rekidai chimei yoran 支那歷代地名要覽.
See Teng and Biggerstaff, An Annotated Bibliography of Selected Chinese Reference Works, 157n.
This work, compiled by Aoyama Sadao 青山定雄,
also goes by the title Du shi fangyu jiyao suoyin Zhina lidai diming yaolan 讀史方輿紀要索引支那歷代地名要覽.
It is an index to parts 2 and 3 of Gu Zuyu 顧祖禹, Du shi fangyu jiyao and gives modern equivalents for over 30,000 pre-Qing toponyms. Note that
some of these "modern" place names are now obsolete.
B. There are now numerous guides to place names in historical works and on historical geography.
Often these can be located
through the usual tools for finding published research. However, an important
bibliography for historical geography is the following: Du Yu 杜瑜 and Zhu Lingling 朱玲玲, comps. Zhongguo lishi dilixue lunzhu suoyin (1900-80) 中國歷史地理學論著索引.
Beijing: Shumu wenxian chubanshe, 1986. See Wilkinson, both the chapter on "Geography"
and his individual chapters on dynastic sources. The following three sources
are guides to place names in historical text; for the most part they
have been superseded by the databases available through Academia Sinica's fine website, where all of
the dynastic histories are found. Like the personal name indices for the twenty-four
histories, these works gives each incidence of citation for place names in the
respective histories. 4-corner index.
1. Ji Chao 嵇超 , et al., ed. Shiji diming suoyin 史記地名索引.
Beijing: Zhonghua shuju, 1990 EAL
2.Chen Jialin 陳家林 and Wang Renkang 王仁康,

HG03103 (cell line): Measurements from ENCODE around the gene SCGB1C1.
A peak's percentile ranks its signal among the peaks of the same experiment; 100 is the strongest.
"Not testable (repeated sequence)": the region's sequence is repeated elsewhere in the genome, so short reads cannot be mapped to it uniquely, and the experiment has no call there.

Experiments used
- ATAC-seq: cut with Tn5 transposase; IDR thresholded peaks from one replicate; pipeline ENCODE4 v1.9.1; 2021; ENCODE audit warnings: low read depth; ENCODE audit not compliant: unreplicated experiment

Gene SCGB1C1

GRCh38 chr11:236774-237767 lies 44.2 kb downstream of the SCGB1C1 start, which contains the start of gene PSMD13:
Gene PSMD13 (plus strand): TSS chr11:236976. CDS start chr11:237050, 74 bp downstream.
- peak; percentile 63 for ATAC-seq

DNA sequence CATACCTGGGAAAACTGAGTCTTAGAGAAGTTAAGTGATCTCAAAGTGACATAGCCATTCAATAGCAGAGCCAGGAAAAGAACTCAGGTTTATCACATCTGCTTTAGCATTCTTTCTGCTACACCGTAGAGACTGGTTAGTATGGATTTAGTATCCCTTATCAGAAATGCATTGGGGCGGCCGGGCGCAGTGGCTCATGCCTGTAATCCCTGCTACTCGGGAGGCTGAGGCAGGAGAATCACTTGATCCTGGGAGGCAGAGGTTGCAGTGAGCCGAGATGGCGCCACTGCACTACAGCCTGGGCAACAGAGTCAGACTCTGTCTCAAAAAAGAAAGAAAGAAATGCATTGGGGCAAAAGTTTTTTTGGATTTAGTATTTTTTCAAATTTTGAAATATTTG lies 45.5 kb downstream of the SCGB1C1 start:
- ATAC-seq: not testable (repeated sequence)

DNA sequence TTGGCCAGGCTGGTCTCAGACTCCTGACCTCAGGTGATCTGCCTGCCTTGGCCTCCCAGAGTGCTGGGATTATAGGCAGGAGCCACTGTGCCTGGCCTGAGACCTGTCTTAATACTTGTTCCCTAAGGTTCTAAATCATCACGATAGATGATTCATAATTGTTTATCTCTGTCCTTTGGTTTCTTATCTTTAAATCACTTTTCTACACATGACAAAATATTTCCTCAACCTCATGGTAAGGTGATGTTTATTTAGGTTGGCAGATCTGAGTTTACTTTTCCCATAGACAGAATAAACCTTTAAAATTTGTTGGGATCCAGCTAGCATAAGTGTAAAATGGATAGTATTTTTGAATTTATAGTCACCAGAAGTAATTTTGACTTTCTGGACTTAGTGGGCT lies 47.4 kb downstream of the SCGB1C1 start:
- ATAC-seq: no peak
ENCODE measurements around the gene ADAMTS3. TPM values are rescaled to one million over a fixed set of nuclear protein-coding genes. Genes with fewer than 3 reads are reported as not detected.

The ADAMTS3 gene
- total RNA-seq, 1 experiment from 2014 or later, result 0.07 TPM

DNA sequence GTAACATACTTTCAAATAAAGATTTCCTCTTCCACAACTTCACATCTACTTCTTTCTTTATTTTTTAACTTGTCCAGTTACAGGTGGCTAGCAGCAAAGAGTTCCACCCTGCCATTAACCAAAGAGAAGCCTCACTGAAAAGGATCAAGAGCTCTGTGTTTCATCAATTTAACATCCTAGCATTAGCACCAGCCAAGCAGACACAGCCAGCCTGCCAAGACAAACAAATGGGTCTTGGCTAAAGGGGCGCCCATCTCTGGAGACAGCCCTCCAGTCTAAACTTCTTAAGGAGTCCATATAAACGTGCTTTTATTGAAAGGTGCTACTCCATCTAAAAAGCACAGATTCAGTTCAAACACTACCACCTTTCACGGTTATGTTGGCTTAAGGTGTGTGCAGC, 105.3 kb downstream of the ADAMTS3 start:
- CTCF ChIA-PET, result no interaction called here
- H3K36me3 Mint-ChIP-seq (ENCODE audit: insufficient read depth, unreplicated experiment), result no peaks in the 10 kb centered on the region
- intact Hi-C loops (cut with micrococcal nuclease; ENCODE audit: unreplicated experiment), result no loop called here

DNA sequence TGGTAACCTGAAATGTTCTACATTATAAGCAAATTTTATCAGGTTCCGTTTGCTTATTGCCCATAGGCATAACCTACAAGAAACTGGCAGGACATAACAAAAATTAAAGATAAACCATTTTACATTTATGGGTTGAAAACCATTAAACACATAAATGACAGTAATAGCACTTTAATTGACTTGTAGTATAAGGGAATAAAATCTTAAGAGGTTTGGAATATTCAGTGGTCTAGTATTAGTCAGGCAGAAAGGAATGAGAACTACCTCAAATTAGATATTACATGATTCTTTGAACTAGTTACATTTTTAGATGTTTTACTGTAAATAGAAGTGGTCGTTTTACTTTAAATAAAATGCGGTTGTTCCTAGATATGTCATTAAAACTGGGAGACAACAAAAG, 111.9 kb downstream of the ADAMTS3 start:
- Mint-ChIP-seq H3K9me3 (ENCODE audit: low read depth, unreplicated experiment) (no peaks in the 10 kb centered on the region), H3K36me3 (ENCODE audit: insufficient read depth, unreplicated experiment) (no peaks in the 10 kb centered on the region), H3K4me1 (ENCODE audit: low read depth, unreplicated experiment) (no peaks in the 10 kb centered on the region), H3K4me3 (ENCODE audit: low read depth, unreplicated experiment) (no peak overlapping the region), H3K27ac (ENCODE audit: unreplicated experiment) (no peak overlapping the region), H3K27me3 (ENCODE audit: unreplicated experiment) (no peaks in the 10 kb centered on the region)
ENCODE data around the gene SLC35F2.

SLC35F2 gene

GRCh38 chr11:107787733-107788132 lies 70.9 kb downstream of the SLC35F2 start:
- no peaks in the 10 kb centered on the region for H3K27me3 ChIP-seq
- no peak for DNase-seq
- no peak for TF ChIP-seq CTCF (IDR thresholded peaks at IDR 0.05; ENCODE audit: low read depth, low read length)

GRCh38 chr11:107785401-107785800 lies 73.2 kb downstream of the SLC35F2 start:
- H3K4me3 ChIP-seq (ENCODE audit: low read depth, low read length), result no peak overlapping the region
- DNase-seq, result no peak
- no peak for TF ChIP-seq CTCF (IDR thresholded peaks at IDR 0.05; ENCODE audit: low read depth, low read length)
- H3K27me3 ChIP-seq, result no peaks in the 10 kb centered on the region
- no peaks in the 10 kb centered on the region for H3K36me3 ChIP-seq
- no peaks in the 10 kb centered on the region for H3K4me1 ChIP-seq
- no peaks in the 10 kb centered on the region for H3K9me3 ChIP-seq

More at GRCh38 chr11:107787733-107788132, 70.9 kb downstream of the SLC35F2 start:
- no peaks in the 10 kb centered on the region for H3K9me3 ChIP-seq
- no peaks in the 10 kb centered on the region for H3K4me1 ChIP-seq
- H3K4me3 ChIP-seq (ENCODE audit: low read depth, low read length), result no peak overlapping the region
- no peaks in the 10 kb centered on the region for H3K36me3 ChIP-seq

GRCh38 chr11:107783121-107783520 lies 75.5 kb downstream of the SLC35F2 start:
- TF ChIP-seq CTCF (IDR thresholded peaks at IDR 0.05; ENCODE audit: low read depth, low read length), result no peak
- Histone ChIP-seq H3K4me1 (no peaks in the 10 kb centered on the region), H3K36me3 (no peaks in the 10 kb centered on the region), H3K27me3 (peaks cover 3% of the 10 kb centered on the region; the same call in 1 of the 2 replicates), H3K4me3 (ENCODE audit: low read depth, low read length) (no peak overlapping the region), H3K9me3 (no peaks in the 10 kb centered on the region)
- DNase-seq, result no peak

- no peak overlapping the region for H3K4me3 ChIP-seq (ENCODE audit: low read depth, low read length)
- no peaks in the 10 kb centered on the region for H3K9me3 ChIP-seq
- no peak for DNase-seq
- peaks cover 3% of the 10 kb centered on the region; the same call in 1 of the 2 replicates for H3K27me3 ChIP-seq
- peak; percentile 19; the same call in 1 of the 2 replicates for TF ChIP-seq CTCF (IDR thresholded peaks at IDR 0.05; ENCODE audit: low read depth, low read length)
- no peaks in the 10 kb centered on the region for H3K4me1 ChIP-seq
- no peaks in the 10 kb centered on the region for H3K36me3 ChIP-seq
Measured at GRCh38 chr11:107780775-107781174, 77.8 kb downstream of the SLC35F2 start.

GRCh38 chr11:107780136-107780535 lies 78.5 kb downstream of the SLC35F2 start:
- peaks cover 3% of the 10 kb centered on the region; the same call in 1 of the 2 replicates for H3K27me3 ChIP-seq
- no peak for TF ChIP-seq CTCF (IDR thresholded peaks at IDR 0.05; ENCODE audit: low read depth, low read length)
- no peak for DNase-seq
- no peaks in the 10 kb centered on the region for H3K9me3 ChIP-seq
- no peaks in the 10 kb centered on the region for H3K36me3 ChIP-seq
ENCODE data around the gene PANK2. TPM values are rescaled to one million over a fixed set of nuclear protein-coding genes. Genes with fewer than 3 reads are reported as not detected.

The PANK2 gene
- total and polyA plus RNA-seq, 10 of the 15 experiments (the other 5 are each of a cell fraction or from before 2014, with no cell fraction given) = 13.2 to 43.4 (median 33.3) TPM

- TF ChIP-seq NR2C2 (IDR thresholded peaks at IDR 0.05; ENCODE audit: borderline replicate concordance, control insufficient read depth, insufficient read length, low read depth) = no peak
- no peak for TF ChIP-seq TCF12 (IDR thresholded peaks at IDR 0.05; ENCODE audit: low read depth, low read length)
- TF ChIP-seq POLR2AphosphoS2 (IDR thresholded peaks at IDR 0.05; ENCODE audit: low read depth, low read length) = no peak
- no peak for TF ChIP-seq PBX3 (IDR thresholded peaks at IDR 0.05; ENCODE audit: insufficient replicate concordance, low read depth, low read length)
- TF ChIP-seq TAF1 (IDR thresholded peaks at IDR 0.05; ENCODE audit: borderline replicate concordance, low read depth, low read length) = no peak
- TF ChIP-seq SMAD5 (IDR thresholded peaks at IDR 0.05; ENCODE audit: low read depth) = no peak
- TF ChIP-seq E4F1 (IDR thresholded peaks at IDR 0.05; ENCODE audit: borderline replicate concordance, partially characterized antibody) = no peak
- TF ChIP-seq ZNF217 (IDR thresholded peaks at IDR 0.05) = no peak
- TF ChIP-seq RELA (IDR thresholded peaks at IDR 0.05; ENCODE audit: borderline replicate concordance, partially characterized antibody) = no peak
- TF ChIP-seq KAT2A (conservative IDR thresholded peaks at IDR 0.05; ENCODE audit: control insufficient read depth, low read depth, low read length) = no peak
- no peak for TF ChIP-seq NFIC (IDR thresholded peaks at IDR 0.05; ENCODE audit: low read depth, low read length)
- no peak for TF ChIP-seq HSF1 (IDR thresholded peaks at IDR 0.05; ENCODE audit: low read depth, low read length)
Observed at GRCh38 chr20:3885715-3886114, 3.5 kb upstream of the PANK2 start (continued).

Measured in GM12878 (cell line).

ed. Hanshu diming suoyin 漢書地名索引.
Beijing: Zhonghua shuju, 1990 EAL
3.Wang Yuanliang 王元良 , ed. Sanguo zhi diming
Beijing: Zhonghua shuju, 1985. EAL
C. You should also check
the series of historical dictionaries produced by the Educational Press of Shandong 山東教育出版社,
which now are complete to the Five Dynasties Period, and are planned to go as
far as the Draft History of the Qing. These are part of a series, called Ershiwu shi zhuanshu cidian congshu 二十五史專書叢書 are done under the general editorship of Wang Shunhui 王舜徽 and Song Yanshen 宋衍申.
After identifying a place
name, it is often useful, sometimes even necessary, to locate it on a map in
order to better understand the meaning of the passage or events in question.
This requires using a historical atlas. For a good list of atlases, see Hahn,
bibliography of works on historical geography, section on historical
atlases . A short list is given here:
1. Herrmann, Albert. An
Historical Atlas of China. 1935. Rev. ed. Chicago: Aldine, 1966.
These maps are in color,
which is an aid to distinguishing boundaries. They do not include many smaller
and less important places, but the atlas is one of the most convenient references
to use for checking larger geographical entities.
2. Yang Shoujing 楊守敬 (1839-1915). Lidai yuditu 歷代輿地圖.
See Teng and Biggerstaff, An Annotated Bibliography of Selected Chinese Reference Works, 159.
This contains very good historical maps, though it is not always as accurate
as one might wish.
3. Yanai Wataru 箭內互. Tooyoo dokushi chizu 東洋讀史地圖.
Rev. and enlarged Wada Sei 和田清.
Tokyo: Fuzambo, 1941.
This treats Asia as
a whole. Zhongguo lishi dituji 中國歷史地圖集.
See Teng and Biggerstaff, 159.
4. Tan Qixiang 譚其驤 et al.. Zhongguo lishi dituji 中國歷史地圖集.
8 vols. Shanghai: Ditu chubanshe, 1982.
This excellent set is
probably the best to use. One problem with it, however, is that boundaries,
especially the modern boundaries shown in lighter color, are sometimes extremely
difficult to see. This exists also in a CD-ROM version which is difficult
to find. If the maps are scanned in, they produce manipulable
images which are quite clear and can also be enlarged with software which gives amazingly precise
views. They can also be mounted on the web (with proper attribution) and
shown in a variety of scales.
Cheng Kuangyu 程光裕 et al.. Zhongguo lishi ditu 中國歷史地圖.
2 vols. Taibei: Zhongguo wenhua xueyuan, 1980-84.
This work, while sometimes
helpful, is not as comprehensive as Tan, Zhongguo lishi dituji.